Nintendo's share price falling after it shows something significant is not unheard of. In fact, it's almost the norm. And after the Smash Bros-focused Nintendo Direct yesterday, the company's share price dipped 6 per cent to its lowest point this year.
That isn't necessarily significant - not yet anyway - but it wasn't just investors who were disappointed. Certain analysts have also expressed concerns, with Niko Partners suggesting doubt on Nintendo's ability to sell-in 20 million consoles and 100 million games during its current financial year.
In order to hit these targets, Nintendo needs to broaden the appeal of Switch, which it hopes to do with the more mainstream Pokémon Let's Go titles, Super Mario Party and Fortnite. Yet critics remain sceptical.
Why are analysts concerned?
"Smash Bros. remains firmly targeted at Nintendo's core fans, and not the more mainstream consumer it needs to attract"
Nintendo focused 25 minutes of its E3 showcase on Super Smash Bros. This game is a big deal - the previous five in the series have sold a combined 40.5 million units and are amongst the best-sellers on all of Nintendo's games consoles (post-N64).
Yet Smash Bros. remains firmly targeted at Nintendo's core fans, and not the more mainstream consumer it needs to attract. An early December release date also limits the pre-Christmas sales window, and means the game won't arrive alongside Switch's new online subscription service in September.
The rest of the showcase did feature more mainstream fare, with the main Nintendo product being Super Mario Party. This game is due in October and generated some decent buzz at E3, but Mario Party has been an inconsistent series for Nintendo over its 20 year history. The pressure is therefore on the new Pokémon games to help increase the console's reach.
Another concern centres on the Switch's recent performance. After dominating 2017 with numerous blockbusters, this year has been quieter for Nintendo. There has been a strong run of releases (Bayonetta, Kirby, Hyrule Warriors and Donkey Kong amongst them), but they've been primarily targeted at the existing audience. Nintendo's big bet has been Labo - the edutainment property designed to inspire children to create things and mess around with the Switch technology - but despite a strong critical reception the high cost of the product (and the console required to play it) has had a negative impact on its commercial performance.
Finally, despite strong first year sales, third-party support remains lacking. Fortnite aside, E3 was notable for the lack of Switch games from the big publishers, including Nintendo favourites like Ubisoft.
Are analysts right to be concerned?
Analysts, investors and the media base predictions on the information presented to them, and based on what was on offer at E3, there is a reason to be cautious.
But there's certainly nothing to panic over. Games don't get much bigger than Smash Bros., Pokémon and Fortnite, and the fact that the first two are out before Christmas - even if it's a bit late in the year - is still likely to result in strong software (and hardware) sales.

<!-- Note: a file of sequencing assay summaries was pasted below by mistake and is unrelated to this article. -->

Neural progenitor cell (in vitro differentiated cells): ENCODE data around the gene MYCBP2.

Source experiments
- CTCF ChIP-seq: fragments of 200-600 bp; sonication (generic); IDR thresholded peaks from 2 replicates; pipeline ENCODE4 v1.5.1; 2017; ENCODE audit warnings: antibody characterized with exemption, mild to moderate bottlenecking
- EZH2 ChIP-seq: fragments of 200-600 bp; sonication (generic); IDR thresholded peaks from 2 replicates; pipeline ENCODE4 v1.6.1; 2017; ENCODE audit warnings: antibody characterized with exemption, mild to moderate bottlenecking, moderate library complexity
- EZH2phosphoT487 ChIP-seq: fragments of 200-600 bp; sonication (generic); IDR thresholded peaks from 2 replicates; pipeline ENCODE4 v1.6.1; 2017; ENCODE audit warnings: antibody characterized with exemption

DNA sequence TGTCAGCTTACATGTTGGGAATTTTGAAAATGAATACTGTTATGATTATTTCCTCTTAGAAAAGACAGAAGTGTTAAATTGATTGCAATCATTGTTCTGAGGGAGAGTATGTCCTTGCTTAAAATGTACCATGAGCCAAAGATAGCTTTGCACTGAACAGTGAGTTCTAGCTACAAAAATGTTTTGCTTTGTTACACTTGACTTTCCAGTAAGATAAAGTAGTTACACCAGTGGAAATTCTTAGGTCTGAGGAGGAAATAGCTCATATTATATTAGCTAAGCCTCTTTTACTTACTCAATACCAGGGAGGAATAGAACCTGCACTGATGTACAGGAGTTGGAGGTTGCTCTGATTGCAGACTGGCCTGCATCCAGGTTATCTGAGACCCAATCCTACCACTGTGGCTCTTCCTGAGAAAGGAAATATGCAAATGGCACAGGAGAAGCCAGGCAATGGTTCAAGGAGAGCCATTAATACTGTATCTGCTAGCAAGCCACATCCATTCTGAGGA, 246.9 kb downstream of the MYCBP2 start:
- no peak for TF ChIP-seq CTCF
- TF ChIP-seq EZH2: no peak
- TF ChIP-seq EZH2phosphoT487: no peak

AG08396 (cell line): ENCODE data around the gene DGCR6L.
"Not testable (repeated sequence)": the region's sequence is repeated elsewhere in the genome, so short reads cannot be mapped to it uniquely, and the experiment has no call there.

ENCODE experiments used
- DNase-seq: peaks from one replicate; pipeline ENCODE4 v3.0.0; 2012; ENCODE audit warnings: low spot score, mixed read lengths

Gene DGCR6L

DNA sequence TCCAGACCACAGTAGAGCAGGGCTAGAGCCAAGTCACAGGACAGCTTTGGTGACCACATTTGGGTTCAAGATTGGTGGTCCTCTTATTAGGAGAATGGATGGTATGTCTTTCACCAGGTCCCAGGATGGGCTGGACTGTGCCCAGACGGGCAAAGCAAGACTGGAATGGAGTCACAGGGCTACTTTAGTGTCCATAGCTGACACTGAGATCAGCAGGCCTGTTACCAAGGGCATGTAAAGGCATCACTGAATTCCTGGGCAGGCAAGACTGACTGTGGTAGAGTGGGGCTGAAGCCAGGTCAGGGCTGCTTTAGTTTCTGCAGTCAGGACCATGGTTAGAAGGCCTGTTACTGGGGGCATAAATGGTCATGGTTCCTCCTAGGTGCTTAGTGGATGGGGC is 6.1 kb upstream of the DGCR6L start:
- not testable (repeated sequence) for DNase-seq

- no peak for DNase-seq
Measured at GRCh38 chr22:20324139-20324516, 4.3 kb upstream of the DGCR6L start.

In addition, unlike Microsoft and Sony - which tend to use E3 to showcase their line-up for the next 12 to 24 months - Nintendo doesn't rely on E3 to communicate with its audience. If you include the Pokémon reveal, there have been five Switch-related 'announcement events' this year so far. Nintendo is paranoid about its competitors stealing its ideas, so it frequently leaves small gaps between announcement and release. Nintendo Labo, for instance, was announced in January and launched in April.
"There's plenty of time and opportunity to course correct... if, of course, it needs to"
I would be surprised if there were any really significant Switch products to be announced for 2018, but there will likely be a few third-party games and maybe even some Wii U ports still to emerge for a quick release. Last year, Doom was revealed in September and on the market by November, and Nintendo loves an 'available now' surprise in its livestreams. We can reasonably expect the 2018 release schedule to bulk up a little bit before the Q4 sales window begins.
Finally, it's not all about new games. Switch has a strong line-up of software already, with Splatoon 2, Mario Kart 8 Deluxe, Super Mario Odyssey and The Legend of Zelda: Breath of the Wild. These games remain in the charts and continue to receive digital updates.
Unlike with Wii U, where the games took too long to arrive, Nintendo has many of the tools it needs to sell consoles already. If necessary, it could pull together some attractive game bundles - or even drop the price of the hardware - to stimulate extra interest. A Switch with a free copy of Mario Odyssey or Splatoon 2 would likely perform very strongly during the summer months.
But there's no need to do anything yet. It's still very early in the financial year, and in a quarter not known for strong game sales. Nintendo has been marketing its products heavily during May, and can evaluate its position better once Mario Tennis Aces and the new expansions for Splatoon 2 and Mario + Rabbids hit the market later this month.
In other words, analysts and investors are understandably wary after Nintendo's E3 performance. But there's plenty of time and opportunity to course correct... if, of course, it needs to.